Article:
Large datasets are common in math and statistics. The median and average are two of the most common ways of evaluating data and interpreting those numbers into words. Learn more about the median and average and how to tell them apart.
Median Vs. Average: Do They Mean the Same Thing?
Stuck In the Middle: What Is the Median?
Median comes from the Medieval Latin words medianus and medius meaning “middle.” You may recognize the word from the last time you were stuck in traffic. The highway median separates the two lanes going in opposite directions.
In math and statistics, median refers to the middle of the dataset. If all the values are sorted in ascending or descending order, the median marks the exact halfway point in that list.
Getting Mean: What Is the Average?
Sometimes, people say average as a broad term that describes the “central tendency.” The central tendency is the value that tries to identify the typical, or central, value in a large dataset. Literally, it’s trying to find the center in your data.
Depending on the data and the person interpreting it, the “average” can refer to the median or mean. Less commonly, it may refer to the mode, which is the value that shows up most frequently.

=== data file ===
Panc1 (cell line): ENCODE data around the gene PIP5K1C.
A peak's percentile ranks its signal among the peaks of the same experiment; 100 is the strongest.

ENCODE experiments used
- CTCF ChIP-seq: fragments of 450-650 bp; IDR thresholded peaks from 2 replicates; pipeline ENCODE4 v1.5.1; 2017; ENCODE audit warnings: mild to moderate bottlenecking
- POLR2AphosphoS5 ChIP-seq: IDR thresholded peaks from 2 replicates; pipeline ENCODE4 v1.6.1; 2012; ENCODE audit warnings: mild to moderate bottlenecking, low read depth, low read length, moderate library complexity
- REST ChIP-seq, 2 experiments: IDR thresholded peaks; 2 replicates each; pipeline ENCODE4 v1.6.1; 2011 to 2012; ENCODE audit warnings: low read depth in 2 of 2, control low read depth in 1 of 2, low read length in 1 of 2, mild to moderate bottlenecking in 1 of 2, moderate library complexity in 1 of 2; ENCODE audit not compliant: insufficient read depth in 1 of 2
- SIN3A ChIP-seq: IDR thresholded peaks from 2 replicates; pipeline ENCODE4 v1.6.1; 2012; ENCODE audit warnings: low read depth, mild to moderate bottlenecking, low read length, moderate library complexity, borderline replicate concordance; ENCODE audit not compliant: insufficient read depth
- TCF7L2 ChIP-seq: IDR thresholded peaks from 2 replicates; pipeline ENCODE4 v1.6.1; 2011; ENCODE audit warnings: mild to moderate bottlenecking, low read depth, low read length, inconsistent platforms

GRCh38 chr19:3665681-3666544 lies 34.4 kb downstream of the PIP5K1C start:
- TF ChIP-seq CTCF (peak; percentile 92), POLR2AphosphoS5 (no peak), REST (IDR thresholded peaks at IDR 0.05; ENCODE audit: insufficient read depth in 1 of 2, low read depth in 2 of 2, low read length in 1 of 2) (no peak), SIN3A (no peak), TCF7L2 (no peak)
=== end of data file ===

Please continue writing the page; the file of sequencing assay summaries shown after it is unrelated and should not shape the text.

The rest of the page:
Mathematically, the average refers to the mean. This is the sum of all the values in a data list that is then divided by the number of values.
When Should You Use the Median Vs. the Average?
In almost all cases, the average (or mean) is considered the best representation of central tendency for most data sets.
However, don’t ignore the median. The median is preferred over the average when the data:
- Shows an extreme skew
- Has large gaps of missing values
- Features clear outliers (extreme values that don’t correlate with other observations)
Median Vs. Average: Tips for Telling the Difference
Discerning between the two can get confusing, especially when you factor in the mean. Mean and median both start with ‘m’ and are just two letters away from being the same word.
Median is a little easier to remember. Median is the middle, and both “median” and “middle” have ‘d’ in their middles.
Think of the average as “mean” because it involves more calculating (both addition and division). Another good nonsense mnemonic: don’t be mean, be average.
Not Your Average (Or Median) Bear
With a better understanding of median and average, you have the tools to interpret data in all forms. Go forth and explore all the fun numbers and calculations that math and statistics have to offer.